So, if you read my previous post about Retrieval Practice you will already know I have been focusing a lot of work on develop my own knowledge and sharing my findings on The Science of Learning. I am already a fan of retrieval practice and see how it can be used very successfully in Primary education. But what about Spacing? How can the idea of spreading learning and retrieval practice over time, allowing time for forgetting to happen, be implemented into the early years of education? And, most importantly, what does it look like?
Questioning is one of the foundations of learning. A good question can be the most powerful tool a teacher has for extending and deepening knowledge. If a child is asked a great question, new viewpoints, ideas and understanding can be developed. A good question can enthuse, stir, and provoke children which can eventually lead to a newly gained skill, deeper understanding or a new viewpoint.
As the digital world grows, so do the opportunities. Although there are plenty of paid applications and websites that provide exciting resources for children, there are also a number of free resources around the World Wide Web that offer free virtual trips around the world. This opportunity allows children to explore environments and locations they perhaps will never see in real life - and with new experiences, come new writing opportunities. Here are 5 of the best!
World Book Day?!? Why not make it a week? The thought of just a day to celebrate makes me a little sad so I like to take a full week off timetable and plan everything around our book. (Don’t worry, you can still get all areas of the curriculum covered just takes a little creativity) You can find examples at the end of this article.
Bligh (1998) identified that students in class are most likely to remember the content at the very beginning and at the very end of a lesson. However, due to packed timetables, and back to back lessons, teachers can find themselves rushing to finish lessons leading to low impact endings to lessons. If used well, end of lesson activities, alternatively known as 'exit tickets', can be a great way of cementing specific knowledge in students' minds. Here are five tips on how to end lessons with purpose and impact.
One thing that we have perhaps learned during this difficult time is that creative thinking is not limited to the arts. Nor does it have to be a huge 'Aha!' moment that leads to fame and fortune! Creativity appears to have thrived, despite the limitations presented to us by a lockdown. This would suggest that creativity is far more simple and humble than the outcomes suggest.
Creative thinking should, therefore, not be seen as a huge event or a timetabled lesson. The aim should be to weave key aspects of creativity into everyday happenings at school. But, what are the key aspects of creativity and how can you get weaving?
Teacher input can be really effective in setting the pace of the learning and guiding student's thinking when introducing them to new concepts, ideas and skills. However, if they lack focus or last too long, they can disengage children and have the opposite effect. They can allow teachers to fall into the trap of talking for too long and not engaging the students. So what does make great teacher input and how can you plan to ensure it has an impact every single time?
As the new academic year approaches, hundreds and thousands of Newly Qualified Teachers will be backing boards, moving tables and preparing for their first ever class that is officially theirs. It is time to go it alone and with this comes excitement, but also anxiety, worry and a little bit of fear.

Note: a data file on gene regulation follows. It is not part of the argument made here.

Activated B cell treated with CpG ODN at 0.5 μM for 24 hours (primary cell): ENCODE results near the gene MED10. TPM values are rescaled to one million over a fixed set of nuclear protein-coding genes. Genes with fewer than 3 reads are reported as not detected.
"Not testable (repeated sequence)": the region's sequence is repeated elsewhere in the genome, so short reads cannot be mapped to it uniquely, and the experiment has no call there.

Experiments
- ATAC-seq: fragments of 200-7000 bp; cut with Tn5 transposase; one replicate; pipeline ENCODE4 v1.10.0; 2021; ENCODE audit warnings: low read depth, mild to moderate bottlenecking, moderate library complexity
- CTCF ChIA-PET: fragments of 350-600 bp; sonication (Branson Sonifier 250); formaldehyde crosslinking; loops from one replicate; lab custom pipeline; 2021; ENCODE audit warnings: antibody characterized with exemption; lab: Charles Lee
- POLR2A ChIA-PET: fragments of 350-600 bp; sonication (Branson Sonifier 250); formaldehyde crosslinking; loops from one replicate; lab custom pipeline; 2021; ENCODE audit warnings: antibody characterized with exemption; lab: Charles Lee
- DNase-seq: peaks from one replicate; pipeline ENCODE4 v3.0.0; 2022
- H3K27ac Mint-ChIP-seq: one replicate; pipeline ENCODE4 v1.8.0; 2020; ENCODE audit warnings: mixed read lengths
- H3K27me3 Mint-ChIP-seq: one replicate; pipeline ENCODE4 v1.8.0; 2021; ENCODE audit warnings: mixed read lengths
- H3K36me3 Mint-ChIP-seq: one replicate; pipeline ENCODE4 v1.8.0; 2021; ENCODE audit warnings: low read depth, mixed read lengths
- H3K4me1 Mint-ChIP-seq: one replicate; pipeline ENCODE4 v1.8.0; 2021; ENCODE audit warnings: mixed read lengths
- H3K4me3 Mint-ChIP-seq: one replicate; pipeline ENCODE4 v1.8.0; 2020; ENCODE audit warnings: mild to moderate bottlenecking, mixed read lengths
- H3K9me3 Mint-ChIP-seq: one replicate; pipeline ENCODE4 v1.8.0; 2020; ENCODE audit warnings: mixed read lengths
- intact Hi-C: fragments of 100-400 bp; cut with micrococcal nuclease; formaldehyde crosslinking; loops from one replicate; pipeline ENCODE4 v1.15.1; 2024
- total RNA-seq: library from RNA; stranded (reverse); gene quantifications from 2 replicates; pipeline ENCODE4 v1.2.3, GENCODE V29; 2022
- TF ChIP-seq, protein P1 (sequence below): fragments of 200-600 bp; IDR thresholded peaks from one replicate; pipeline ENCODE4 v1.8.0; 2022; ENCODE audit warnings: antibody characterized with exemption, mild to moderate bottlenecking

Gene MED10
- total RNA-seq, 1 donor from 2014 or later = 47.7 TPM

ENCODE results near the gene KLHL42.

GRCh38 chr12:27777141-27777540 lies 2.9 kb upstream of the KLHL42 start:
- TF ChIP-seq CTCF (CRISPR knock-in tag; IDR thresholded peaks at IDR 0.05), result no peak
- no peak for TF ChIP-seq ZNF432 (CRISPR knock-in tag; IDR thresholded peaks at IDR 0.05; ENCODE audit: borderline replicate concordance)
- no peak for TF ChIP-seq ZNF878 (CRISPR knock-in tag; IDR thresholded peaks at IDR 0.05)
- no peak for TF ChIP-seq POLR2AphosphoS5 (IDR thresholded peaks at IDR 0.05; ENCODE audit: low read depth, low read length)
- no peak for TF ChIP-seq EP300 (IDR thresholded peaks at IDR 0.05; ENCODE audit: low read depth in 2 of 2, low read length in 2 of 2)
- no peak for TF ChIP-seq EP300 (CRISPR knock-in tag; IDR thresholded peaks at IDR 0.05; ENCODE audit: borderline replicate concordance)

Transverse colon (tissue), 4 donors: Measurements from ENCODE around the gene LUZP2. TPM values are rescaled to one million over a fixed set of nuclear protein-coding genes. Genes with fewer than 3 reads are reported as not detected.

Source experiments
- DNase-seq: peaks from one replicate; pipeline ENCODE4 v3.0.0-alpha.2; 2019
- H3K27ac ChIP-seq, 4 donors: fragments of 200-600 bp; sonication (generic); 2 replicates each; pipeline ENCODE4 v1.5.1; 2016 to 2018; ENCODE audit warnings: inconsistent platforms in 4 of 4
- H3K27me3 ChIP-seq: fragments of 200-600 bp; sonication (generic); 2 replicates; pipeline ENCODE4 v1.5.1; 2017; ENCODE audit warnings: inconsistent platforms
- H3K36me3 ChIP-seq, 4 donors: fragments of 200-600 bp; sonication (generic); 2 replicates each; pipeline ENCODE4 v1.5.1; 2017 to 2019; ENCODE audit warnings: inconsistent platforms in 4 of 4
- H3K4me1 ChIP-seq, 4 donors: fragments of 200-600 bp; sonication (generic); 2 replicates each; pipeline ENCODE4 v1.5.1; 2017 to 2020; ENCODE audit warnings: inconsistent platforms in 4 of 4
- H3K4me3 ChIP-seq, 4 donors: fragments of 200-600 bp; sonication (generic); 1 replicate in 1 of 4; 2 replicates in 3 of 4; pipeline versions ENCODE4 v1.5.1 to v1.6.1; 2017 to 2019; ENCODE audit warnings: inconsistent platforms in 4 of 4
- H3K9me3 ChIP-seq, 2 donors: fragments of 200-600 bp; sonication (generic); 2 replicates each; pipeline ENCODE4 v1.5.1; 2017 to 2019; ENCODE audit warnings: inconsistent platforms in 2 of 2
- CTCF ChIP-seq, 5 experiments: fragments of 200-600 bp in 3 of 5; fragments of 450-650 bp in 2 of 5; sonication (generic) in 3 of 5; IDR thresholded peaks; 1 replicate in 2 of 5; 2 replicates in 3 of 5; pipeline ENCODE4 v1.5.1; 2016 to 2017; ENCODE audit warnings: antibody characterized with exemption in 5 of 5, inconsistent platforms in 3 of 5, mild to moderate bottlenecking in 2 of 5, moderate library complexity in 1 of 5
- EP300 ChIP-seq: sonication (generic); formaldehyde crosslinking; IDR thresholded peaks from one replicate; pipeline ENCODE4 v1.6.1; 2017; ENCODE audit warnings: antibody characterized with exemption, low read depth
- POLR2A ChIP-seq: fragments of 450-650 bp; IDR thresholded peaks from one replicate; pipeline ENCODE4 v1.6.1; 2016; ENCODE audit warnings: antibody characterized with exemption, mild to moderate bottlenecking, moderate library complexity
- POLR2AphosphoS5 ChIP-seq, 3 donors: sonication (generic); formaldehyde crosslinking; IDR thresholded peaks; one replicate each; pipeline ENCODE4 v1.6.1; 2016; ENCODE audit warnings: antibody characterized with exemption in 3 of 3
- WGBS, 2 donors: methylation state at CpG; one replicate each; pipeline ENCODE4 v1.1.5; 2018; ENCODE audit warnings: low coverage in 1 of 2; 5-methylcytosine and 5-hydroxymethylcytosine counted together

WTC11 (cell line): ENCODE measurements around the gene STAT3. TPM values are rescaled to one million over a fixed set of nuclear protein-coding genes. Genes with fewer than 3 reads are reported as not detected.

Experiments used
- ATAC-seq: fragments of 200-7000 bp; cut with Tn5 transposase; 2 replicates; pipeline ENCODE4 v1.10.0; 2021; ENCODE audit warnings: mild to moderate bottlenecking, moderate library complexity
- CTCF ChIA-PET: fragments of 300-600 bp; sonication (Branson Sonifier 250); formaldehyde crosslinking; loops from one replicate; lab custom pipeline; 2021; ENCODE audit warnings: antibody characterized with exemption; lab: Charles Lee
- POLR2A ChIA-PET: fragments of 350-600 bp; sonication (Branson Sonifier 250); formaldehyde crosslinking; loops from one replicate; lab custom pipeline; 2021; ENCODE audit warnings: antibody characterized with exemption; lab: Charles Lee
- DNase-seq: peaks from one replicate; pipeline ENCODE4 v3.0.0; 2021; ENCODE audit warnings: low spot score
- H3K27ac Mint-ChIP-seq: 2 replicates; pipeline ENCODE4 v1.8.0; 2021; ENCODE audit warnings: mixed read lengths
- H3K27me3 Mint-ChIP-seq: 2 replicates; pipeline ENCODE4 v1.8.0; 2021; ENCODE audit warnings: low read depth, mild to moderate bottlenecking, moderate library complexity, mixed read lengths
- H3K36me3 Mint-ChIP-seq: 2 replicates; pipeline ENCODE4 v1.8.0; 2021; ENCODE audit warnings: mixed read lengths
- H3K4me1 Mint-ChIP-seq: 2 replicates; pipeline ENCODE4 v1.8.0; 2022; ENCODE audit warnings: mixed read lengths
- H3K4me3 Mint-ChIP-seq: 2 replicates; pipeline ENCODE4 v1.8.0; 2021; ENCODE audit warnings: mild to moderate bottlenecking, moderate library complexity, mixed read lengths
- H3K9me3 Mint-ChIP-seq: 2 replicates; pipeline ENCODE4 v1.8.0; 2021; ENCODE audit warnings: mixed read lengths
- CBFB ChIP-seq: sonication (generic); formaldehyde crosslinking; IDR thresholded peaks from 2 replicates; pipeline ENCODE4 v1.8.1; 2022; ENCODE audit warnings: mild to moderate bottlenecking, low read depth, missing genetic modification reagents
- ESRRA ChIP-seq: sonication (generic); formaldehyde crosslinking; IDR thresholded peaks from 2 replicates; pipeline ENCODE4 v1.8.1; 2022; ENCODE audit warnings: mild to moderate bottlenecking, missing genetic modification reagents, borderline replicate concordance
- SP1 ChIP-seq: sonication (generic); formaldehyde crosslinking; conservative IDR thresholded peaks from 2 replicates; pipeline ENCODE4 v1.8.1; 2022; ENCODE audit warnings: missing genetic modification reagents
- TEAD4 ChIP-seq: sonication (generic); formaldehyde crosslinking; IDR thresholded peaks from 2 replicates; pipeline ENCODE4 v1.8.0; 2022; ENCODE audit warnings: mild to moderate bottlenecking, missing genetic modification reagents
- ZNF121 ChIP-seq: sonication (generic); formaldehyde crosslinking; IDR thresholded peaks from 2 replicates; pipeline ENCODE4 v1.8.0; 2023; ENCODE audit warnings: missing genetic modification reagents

Over the years, I have created a number of videos that focus on various key aspects of teaching and classroom life. I have compiled the most NQT relevant posts and included them in this article for you to digest. Hopefully, this will take you through a few key areas to consider when preparing for the new school year and your first ever class!
As the lockdown lightens, one thing that has stood out is how 'everyday people' are demonstrating their creativity in small but powerful ways. Whether it be figuring out how to deliver free school meals during social distancing; using a 3D printer to create much needed medical equipment for the NHS or recording a lockdown themed family parody of 'One Day More' on Youtube (if you haven't seen this yet, it is a must!).
Unfortunately, it is regularly documented that our current school systems do not support the development of creativity and that, due to curriculum constraints, very little time is dedicated to creative development.
How is it that, in an institution designed and funded to nurture the future generation, we are struggling to develop creativity, while at the same time, trapped in a terraced house for months, creativity has thrived. What can we take away from this 'everyday creativity' and how can we harness this back in school?
Physical ability can be broken down into six key components that link together in sports and physical activity. By isolating each component you can develop each one more easily at home. Children can work on their basic skills by practicing the skill components of fitness. These help you to perform successfully in various sports. But what are the key components and how do children work on each skill when they are stuck at home?
WAGOLL Teaching is all about sharing great, simple teaching ideas with a global teaching community. As a teaching group, we need to stick together, support each other and develop positive approaches to classroom innovation. Development is all about trying something new, taking risks and sharing great ideas! you may even have some fun along the way!